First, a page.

The Boy Who Heard Too Much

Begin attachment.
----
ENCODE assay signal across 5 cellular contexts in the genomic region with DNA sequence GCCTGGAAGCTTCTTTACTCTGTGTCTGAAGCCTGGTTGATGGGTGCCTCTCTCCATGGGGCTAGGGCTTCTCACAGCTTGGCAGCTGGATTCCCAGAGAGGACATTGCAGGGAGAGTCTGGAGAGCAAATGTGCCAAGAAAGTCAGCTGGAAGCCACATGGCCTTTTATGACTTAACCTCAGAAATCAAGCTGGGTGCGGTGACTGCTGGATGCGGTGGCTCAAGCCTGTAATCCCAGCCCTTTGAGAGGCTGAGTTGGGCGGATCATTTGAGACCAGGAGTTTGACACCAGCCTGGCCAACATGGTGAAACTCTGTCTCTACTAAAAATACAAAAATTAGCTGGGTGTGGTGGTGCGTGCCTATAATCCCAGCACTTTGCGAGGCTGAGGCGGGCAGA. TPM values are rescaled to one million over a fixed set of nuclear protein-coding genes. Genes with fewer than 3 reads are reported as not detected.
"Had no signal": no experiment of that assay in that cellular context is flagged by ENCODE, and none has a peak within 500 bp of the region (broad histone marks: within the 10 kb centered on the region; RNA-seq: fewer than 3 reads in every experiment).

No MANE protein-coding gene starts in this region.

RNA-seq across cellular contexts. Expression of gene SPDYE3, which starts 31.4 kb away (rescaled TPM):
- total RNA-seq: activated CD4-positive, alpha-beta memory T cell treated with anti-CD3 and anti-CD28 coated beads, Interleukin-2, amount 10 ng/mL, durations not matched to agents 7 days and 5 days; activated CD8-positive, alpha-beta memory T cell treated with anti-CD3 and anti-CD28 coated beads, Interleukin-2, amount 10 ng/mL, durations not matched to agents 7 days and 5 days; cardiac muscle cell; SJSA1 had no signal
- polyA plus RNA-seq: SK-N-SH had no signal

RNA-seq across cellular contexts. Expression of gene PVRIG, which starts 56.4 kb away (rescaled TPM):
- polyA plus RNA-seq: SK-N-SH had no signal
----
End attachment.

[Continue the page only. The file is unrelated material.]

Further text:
It began, as it always did, with a phone call to 911. "Now listen here," the caller demanded, his voice frantic. "I've got two people here held hostage, all right? Now, you know what happens to people that are held hostage? It's not like on the movies or nothing, you understand that?" "OK," the 911 operator said. "One of them here's name is Danielle, and her father," the caller continued. "And the reason why I'm doing this is because her father raped my sister." The caller, who identified himself as John Defanno, said that he had the 18-year-old Danielle and her dad tied up in their home in Security, a suburb of Colorado Springs. He'd beaten the father with his gun. "He's bleeding profusely," Defanno warned. "I am armed, I do have a pistol. If any cops come in this house with any guns, I will fucking shoot them. I better get some help here, because I'm going fucking psycho right now." The 911 operator tried to keep him on the line, but Defanno cut the call short. "I'm not talking anymore," he snapped. "You have the address. If I don't have help here now, in the next five minutes, I swear to fucking God, I will shoot these people." Then the line went dead. Officers raced to the house, ready for an armed standoff with a homicidal suspect. But when they arrived, they found no gunman, no hostages, no blood. Danielle and her father were safe and sound at home — alone. They had never heard of John Defanno, for good reason: He didn't exist. "John Defanno" was actually a 15-year-old boy named Matthew Weigman — a fat, lonely blind kid who lived with his mom in a working-class neighborhood of East Boston. In person, Weigman was a shy and awkward teenager with a shaved head who spent his days holed up in his room, often talking for up to 20 hours a day on free telephone chat lines. On the phone, he became "Lil' Hacker," the most skilled member of a small band of telephone pranksters known as "phreaks." To punish Danielle, who had pissed him off on a chat line, Weigman had phoned 911 and posed as a psycho, rigging his caller ID to make it look like the emergency call was coming from inside Danielle's home. It's a trick known as "swatting" — mobilizing SWAT teams to exact revenge on your enemies — and phreakers like Weigman have used it to trigger some 200 false raids in dozens of cities nationwide. "When I was a kid, a prank was calling in a pizza to a neighbor's house," says Kevin Kolbye, an FBI assistant special agent in charge who has investigated the phreaks. "Today it's this." Like a comic-book villain transformed by a tragic accident, Weigman discovered at an early age that his acute hearing gave him superpowers on the telephone. He could impersonate any voice, memorize phone numbers by the sound of the buttons and decipher the inner workings of a phone system by the frequencies and clicks on a call, which he refers to as "songs." The knowledge enabled him to hack into cellphones, order phone lines disconnected and even tap home phones. "Man, it felt pretty powerful for a little kid," he says. "Anyone said something bad about me, and I'd press a button, and I'd get them." . . .